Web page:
FIGS. 14 and 15 are further diagrammatic sectional elevational views depicting assemblies in accordance with further embodiments of the invention.

DETAILED DESCRIPTION

An adaptor in accordance with one embodiment of the invention includes a sheetlike, flexible substrate 20 having an inner surface 22 and an oppositely-directed, outer surface 24. As used in this disclosure, the term “sheetlike” refers to an element which has thickness substantially less than its length and width. Substrate 20 may be formed from essentially any material used in formation of flexible circuits as, for example, unreinforced or reinforced polyimides or BT resin. Most typically, the substrate is about 25-75 microns thick. Other materials and thicknesses may be employed. As discussed below, during fabrication of an assembly incorporating the adaptor in accordance with this embodiment, the substrate will be flexed in only one region, and, accordingly, only that region needs to be flexible in this embodiment. Thus, other regions of the substrate may be substantially rigid.

Substrate 20, as seen in plan view in FIG. 1, is generally in the form of an elongated strip and has a first socket region 26 adjacent the end of the strip towards the left as seen in FIG. 1, and has an additional or attachment region 28 adjacent the opposite end of the strip. The substrate has an array of apertures 30 extending through it, from the inner surface 22 to the outer surface 24 in the first socket region 26.

The adaptor further includes a set of first socket contacts 34 formed from one or more electrically conductive materials, typically metals. Each first socket contact 32 is aligned with one of the apertures 30. Each first socket contact is adapted to engage a solder ball advanced through the corresponding aperture 30 and is also adapted to allow the solder ball to project through the aperture and through the contact itself. These contacts may be generally similar to the contacts disclosed in U.S. Pat. Nos. 5,632,631; 5,980,270; 5,802,699; 5,615,824; and 6,200,143 the disclosures of which are hereby incorporated by reference herein. In the particular embodiment depicted, each socket contact 32 is generally in accordance with certain preferred embodiments shown in the aforementioned '631, '824 and '270 patents; each socket contact includes a main structure 34 having a hole corresponding to the aperture 30 and four tabs 36 which project inwardly, partially across the hole and partially across the aperture 30. As disclosed in certain of the aforementioned patents, the socket contacts may incorporate features such as asperities and hard metal elements to facilitate engagement with the solder balls and may have areas that are not wettable by the solder or other joining material, that is to be used with the socket contacts. Socket contacts 34 in the embodiment of FIGS. 1 and 2 are disposed on the outer or bottom surface 24 of substrate 20.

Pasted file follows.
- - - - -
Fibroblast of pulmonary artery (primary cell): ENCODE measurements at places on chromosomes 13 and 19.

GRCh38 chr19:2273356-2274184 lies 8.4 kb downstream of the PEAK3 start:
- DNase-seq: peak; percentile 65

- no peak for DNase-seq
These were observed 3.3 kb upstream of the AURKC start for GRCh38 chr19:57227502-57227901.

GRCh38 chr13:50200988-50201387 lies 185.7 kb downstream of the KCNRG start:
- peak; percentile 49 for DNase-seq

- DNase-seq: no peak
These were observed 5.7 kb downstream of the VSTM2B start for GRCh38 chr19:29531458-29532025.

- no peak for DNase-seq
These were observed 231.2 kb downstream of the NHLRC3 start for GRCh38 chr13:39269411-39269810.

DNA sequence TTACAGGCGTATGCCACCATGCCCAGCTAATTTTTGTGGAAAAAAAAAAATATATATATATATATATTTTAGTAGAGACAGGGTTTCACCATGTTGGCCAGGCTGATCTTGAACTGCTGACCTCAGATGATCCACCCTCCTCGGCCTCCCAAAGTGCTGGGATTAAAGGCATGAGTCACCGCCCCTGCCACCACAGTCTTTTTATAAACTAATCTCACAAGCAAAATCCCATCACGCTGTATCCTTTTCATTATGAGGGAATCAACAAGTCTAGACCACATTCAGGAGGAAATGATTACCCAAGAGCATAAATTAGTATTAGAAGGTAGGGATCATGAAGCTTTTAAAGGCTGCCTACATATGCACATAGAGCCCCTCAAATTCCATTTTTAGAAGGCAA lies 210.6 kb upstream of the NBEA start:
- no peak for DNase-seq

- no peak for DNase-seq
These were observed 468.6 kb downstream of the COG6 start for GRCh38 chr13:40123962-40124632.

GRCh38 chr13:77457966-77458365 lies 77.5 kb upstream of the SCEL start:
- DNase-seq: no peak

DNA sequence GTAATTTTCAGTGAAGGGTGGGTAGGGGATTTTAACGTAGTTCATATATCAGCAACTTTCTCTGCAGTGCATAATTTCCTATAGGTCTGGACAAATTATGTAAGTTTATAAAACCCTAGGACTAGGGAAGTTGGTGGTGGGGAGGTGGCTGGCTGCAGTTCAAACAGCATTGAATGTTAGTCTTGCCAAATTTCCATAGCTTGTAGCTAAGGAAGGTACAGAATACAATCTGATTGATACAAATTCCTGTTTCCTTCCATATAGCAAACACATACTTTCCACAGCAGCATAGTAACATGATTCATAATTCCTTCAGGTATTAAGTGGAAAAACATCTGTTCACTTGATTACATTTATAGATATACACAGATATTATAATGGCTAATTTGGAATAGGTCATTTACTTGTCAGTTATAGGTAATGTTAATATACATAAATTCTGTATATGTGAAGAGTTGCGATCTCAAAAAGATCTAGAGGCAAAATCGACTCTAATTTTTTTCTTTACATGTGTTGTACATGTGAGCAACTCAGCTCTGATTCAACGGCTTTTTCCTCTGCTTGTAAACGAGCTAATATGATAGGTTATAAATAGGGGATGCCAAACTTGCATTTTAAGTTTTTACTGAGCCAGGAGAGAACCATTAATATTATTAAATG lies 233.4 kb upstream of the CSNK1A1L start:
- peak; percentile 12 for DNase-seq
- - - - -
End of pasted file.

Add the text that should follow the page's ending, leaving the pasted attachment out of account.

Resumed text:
The adaptor further includes a layer of an adhesive 38 overlying the inner surface 22 of substrate 20 in attachment area 28. Adhesive 38 may be, for example, an epoxy or a so-called “dry pad” adhesive arranged to remain solid until raised to an elevated temperature and then promptly form a bond to a mating surface.